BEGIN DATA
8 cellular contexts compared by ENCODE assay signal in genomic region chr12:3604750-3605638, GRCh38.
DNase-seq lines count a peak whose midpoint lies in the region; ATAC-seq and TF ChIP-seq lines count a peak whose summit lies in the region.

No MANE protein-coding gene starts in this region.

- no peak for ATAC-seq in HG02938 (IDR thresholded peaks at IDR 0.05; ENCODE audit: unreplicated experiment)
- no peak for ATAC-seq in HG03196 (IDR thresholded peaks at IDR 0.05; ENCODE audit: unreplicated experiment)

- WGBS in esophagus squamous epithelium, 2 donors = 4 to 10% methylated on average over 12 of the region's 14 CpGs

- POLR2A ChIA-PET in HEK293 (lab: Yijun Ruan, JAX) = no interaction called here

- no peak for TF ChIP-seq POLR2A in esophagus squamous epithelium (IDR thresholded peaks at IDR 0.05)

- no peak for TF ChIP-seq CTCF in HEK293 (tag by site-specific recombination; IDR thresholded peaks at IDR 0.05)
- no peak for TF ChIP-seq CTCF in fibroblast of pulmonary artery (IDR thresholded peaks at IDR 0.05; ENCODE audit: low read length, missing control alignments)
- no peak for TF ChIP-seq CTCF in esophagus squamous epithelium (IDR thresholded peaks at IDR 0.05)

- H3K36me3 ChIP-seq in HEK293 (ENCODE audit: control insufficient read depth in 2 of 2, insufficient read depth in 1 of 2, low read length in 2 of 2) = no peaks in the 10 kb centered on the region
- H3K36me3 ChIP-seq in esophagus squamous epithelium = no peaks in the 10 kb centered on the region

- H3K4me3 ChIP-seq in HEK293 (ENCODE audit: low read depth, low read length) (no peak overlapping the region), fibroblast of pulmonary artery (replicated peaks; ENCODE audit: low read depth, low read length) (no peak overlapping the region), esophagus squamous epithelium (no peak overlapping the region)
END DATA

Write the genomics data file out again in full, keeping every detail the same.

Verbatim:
8 cellular contexts compared by ENCODE assay signal in genomic region chr12:3604750-3605638, GRCh38.
DNase-seq lines count a peak whose midpoint lies in the region; ATAC-seq and TF ChIP-seq lines count a peak whose summit lies in the region.

No MANE protein-coding gene starts in this region.

- no peak for ATAC-seq in HG02938 (IDR thresholded peaks at IDR 0.05; ENCODE audit: unreplicated experiment)
- no peak for ATAC-seq in HG03196 (IDR thresholded peaks at IDR 0.05; ENCODE audit: unreplicated experiment)

- WGBS in esophagus squamous epithelium, 2 donors = 4 to 10% methylated on average over 12 of the region's 14 CpGs

- POLR2A ChIA-PET in HEK293 (lab: Yijun Ruan, JAX) = no interaction called here

- no peak for TF ChIP-seq POLR2A in esophagus squamous epithelium (IDR thresholded peaks at IDR 0.05)

- no peak for TF ChIP-seq CTCF in HEK293 (tag by site-specific recombination; IDR thresholded peaks at IDR 0.05)
- no peak for TF ChIP-seq CTCF in fibroblast of pulmonary artery (IDR thresholded peaks at IDR 0.05; ENCODE audit: low read length, missing control alignments)
- no peak for TF ChIP-seq CTCF in esophagus squamous epithelium (IDR thresholded peaks at IDR 0.05)

- H3K36me3 ChIP-seq in HEK293 (ENCODE audit: control insufficient read depth in 2 of 2, insufficient read depth in 1 of 2, low read length in 2 of 2) = no peaks in the 10 kb centered on the region
- H3K36me3 ChIP-seq in esophagus squamous epithelium = no peaks in the 10 kb centered on the region

- H3K4me3 ChIP-seq in HEK293 (ENCODE audit: low read depth, low read length) (no peak overlapping the region), fibroblast of pulmonary artery (replicated peaks; ENCODE audit: low read depth, low read length) (no peak overlapping the region), esophagus squamous epithelium (no peak overlapping the region)